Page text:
Ayer, Anscombe and Empiricism
- Perception and Identity: Essays presented to A.J. Ayer with his replies to them edited by G.E. MacDonald
Macmillan, 358 pp, £15.00, December 1979, ISBN 0 333 27182 3
- Intention and Intentionality: Essays in Honour of G.E.M. Anscombe edited by Cora Diamond and Jenny Teichmann
Harvester, 205 pp, £16.95, December 1979, ISBN 0 85527 985 0
Locke, Berkeley and Hume were three very different philosophers with very different preoccupations, modes of argument and attitudes towards the world. But by the middle of the 19th century it had become the custom to view them as the successive representatives of a single empiricist tradition. It is the English rather than the British who excel in the invention of traditions. And although the presence of an Irish bishop and a Scottish sceptic in the empiricist trinity made it necessary to think of the tradition under the title of ‘British’ rather than ‘English’ empiricism, it was always as a very specifically English cultural tradition – like cricket, afternoon tea and Anglicanism – that empiricism flourished.
It has flourished as more than a philosophy, if by philosophy we understand the conventionally bounded academic discipline. For it has provided the intellectual basis for a distinctively secular and liberal view of the world. Its cultural power has derived above all from its ability to produce at intervals representatives who have both made large contributions to academic philosophy and been effective public spokesmen for the secular and liberal causes of their day. John Stuart Mill was one such, and Bertrand Russell another. In our own time, the latest and perhaps the last of this chain of great figures has been Sir Alfred Ayer. Ayer shares with Russell and with Mill not only an intellectual allegiance to empiricist doctrine, and a willingness to identify himself with a certain kind of public cause: he shares, too, a certain temper of mind, which blends acerbity with generosity, and an admirably elegant and lucid English prose style. It has indeed become difficult to imagine what a cogent statement of empiricism would be like in any language other than English.
This last claim may at first sight seem absurd to anyone who has read the sometimes witty and always rigorous exposition of logical positivist doctrine that appeared in Erkenntnis in its great days. And it is of course true that in the Thirties in Oxford the young A.J. Ayer was seen by most of his philosophical elders as expounding an alien and distinctively Germanic doctrine in Language, Truth and Logic. Ayer himself, although recognising how much he shared with the native analytical school of philosophers who had learnt their methods from G.E. Moore – Susan Stebbing and John Wisdom, for example – saw himself as above all in debt to and an adherent of the views and arguments of the Vienna Circle. But, in retrospect, what is remarkable is the extent to which he had already domesticated Austrian positivism and turned it into something much more different from the original than either he or the hostile Oxonians, such as H.L.A. Prichard and W.B. Joseph, suspected – into, in fact, a new and newly exciting version of British empiricism.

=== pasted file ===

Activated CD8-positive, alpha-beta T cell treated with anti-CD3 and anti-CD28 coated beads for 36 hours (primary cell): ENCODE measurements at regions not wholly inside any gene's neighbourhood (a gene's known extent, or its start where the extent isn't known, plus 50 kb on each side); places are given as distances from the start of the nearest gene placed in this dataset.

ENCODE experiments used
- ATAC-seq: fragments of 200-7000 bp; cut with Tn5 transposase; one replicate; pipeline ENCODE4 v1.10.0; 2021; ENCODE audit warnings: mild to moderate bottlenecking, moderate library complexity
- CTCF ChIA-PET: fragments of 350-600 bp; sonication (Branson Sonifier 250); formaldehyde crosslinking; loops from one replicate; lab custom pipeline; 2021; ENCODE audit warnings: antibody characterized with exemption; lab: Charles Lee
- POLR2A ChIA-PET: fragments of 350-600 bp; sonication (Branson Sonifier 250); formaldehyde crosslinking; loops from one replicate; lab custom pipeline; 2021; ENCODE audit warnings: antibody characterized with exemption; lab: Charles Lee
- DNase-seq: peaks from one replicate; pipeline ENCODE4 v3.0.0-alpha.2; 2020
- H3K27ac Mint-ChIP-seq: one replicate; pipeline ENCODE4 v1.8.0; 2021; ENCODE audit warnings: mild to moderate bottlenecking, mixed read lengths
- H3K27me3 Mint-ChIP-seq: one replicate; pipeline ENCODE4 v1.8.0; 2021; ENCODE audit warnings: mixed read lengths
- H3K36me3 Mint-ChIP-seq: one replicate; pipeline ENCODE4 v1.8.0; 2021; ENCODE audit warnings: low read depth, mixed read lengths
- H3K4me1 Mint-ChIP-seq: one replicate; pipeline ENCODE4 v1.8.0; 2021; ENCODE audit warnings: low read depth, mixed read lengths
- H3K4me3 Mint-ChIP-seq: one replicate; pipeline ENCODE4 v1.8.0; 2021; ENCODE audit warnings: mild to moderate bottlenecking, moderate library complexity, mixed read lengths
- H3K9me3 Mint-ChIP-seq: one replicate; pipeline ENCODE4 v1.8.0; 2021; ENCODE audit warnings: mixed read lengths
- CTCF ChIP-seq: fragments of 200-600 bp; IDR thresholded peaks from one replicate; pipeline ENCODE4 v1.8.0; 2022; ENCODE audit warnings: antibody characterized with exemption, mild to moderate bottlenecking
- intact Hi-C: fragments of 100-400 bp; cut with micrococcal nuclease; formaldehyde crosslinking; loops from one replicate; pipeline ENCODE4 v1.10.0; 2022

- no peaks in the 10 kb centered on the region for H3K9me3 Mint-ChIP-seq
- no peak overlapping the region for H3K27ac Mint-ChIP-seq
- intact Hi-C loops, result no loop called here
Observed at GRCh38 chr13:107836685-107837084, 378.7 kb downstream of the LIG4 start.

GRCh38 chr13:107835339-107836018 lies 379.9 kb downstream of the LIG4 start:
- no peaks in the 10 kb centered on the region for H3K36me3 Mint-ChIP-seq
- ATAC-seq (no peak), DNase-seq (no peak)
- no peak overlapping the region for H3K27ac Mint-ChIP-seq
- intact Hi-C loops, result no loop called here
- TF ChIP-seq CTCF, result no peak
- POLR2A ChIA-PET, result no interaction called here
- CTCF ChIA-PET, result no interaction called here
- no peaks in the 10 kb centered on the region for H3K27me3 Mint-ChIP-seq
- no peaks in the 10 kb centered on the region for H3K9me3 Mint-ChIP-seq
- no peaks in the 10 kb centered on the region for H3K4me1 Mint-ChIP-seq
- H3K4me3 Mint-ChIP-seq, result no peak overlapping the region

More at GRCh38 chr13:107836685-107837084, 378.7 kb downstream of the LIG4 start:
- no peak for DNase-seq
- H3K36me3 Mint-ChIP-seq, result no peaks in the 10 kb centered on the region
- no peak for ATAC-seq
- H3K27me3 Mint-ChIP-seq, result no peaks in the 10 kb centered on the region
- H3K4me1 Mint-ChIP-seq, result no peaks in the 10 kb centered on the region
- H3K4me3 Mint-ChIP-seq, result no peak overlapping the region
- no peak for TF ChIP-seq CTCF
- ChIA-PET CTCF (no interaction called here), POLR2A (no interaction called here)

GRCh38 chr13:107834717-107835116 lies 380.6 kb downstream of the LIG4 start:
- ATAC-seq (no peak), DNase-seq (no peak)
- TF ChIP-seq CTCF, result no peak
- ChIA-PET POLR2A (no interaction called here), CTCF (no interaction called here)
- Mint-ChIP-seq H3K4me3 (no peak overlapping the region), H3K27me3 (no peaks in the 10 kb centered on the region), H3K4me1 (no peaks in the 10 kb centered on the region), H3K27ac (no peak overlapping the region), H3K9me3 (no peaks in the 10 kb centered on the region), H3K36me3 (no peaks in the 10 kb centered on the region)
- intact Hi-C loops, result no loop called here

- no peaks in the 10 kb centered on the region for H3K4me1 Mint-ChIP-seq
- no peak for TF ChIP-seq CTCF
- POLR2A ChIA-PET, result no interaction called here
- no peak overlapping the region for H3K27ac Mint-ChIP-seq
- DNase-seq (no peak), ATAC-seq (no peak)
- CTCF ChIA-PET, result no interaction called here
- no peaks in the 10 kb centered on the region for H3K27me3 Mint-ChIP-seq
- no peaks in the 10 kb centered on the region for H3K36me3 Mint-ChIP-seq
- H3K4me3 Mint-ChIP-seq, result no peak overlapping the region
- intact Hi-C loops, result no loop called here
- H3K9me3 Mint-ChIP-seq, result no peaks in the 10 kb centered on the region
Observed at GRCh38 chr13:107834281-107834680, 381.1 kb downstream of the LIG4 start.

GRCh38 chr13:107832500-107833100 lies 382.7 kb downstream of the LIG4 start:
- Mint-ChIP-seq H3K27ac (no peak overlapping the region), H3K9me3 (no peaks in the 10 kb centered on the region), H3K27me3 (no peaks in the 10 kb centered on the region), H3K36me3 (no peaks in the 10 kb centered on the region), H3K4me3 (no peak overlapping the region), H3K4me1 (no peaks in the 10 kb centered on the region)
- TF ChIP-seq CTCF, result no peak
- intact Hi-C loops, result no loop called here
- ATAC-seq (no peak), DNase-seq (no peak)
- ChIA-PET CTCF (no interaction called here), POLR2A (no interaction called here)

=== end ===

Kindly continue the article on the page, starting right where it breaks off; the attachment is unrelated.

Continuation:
Empiricism, like every other major philosophical perspective, creates many of its problems out of its solutions. So the empiricist insistence that all genuine empirical knowledge is founded upon our sense-experiences, a conviction whereby the empiricist hopes to distinguish beliefs for which, on an empiricist view, we have adequate rational grounds – such as beliefs about cricket bats and tea-tables – from beliefs for which on an empiricist view there are no adequate grounds – such as the belief that there are unicorns or (for most, although not all, empiricists) the belief that God exists – itself immediately generates problems about our knowledge of other people, about the relationship of our experiences of seeing, hearing, touching, tasting and smelling to the physical objects which ostensibly cause them, about the nature of personal identity, and about how scientific generalisations which extend beyond our experiences could be warranted by them.
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